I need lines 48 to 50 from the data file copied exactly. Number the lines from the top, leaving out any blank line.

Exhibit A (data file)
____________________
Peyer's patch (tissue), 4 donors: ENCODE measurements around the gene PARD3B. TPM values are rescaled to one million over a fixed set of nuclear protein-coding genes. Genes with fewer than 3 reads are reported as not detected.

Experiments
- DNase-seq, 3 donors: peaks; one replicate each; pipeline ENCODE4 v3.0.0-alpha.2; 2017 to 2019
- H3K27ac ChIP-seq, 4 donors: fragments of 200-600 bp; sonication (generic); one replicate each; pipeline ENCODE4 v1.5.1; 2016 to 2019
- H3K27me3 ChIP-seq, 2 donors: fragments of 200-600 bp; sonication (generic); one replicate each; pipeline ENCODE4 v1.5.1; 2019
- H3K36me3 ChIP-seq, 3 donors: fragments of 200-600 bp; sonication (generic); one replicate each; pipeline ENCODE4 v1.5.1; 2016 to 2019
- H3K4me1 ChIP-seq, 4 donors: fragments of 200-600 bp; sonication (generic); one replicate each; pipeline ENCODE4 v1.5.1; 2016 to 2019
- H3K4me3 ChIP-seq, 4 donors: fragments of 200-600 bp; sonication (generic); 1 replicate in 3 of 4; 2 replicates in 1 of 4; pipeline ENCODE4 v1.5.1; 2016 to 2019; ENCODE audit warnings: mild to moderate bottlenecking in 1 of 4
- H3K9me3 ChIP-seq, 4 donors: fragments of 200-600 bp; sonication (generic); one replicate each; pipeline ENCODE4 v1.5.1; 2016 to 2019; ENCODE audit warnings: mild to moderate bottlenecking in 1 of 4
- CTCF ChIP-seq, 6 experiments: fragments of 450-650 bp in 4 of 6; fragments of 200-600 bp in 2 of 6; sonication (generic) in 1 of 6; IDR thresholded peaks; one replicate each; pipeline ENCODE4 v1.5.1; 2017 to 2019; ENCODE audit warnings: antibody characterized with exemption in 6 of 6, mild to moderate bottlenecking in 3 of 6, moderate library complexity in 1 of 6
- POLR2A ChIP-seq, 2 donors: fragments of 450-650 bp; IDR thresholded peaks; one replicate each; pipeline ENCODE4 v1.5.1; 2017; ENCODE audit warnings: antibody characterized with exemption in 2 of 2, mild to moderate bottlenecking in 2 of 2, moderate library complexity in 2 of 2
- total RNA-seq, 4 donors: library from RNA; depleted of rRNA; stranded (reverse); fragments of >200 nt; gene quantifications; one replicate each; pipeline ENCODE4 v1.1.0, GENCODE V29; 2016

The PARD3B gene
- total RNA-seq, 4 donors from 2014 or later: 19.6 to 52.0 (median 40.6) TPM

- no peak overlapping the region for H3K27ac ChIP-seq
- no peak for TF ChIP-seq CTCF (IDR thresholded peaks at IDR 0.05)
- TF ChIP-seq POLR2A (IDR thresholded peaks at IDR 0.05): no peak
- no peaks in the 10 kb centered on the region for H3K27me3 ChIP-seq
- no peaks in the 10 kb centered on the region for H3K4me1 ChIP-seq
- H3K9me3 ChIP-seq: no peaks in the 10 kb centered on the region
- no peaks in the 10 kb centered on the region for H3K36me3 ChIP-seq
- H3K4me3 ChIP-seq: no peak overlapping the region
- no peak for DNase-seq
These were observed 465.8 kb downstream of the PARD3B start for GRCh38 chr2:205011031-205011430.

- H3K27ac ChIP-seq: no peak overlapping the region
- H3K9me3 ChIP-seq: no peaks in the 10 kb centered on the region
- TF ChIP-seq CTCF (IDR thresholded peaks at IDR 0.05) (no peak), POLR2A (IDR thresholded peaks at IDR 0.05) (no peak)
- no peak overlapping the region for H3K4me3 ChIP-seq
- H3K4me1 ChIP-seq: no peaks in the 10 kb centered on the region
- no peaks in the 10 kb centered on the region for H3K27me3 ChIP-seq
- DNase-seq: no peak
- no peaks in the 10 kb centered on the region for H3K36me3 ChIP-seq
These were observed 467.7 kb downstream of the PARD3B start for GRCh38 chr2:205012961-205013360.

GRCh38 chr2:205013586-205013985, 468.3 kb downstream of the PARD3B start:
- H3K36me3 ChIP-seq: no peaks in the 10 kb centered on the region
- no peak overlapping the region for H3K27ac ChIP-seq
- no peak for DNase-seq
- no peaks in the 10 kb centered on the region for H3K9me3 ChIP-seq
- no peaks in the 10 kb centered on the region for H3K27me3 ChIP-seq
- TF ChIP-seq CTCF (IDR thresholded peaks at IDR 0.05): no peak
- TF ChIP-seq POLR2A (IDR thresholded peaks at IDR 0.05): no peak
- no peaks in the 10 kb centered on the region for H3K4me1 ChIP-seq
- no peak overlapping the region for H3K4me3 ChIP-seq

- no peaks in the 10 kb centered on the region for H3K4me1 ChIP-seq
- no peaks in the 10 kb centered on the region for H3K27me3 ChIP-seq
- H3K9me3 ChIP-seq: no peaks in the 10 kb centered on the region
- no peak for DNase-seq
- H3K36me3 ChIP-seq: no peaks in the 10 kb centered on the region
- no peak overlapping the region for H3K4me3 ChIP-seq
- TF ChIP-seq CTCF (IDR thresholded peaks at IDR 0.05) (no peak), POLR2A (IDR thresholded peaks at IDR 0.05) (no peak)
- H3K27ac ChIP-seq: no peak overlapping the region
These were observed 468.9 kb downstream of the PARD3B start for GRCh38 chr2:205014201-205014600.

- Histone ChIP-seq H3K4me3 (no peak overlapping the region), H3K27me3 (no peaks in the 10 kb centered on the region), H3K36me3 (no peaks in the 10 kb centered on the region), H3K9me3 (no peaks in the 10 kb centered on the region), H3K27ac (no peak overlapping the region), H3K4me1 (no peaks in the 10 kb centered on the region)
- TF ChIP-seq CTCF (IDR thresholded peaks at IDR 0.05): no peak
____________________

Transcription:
- H3K36me3 ChIP-seq: no peaks in the 10 kb centered on the region
- no peak overlapping the region for H3K4me3 ChIP-seq
- TF ChIP-seq CTCF (IDR thresholded peaks at IDR 0.05) (no peak), POLR2A (IDR thresholded peaks at IDR 0.05) (no peak)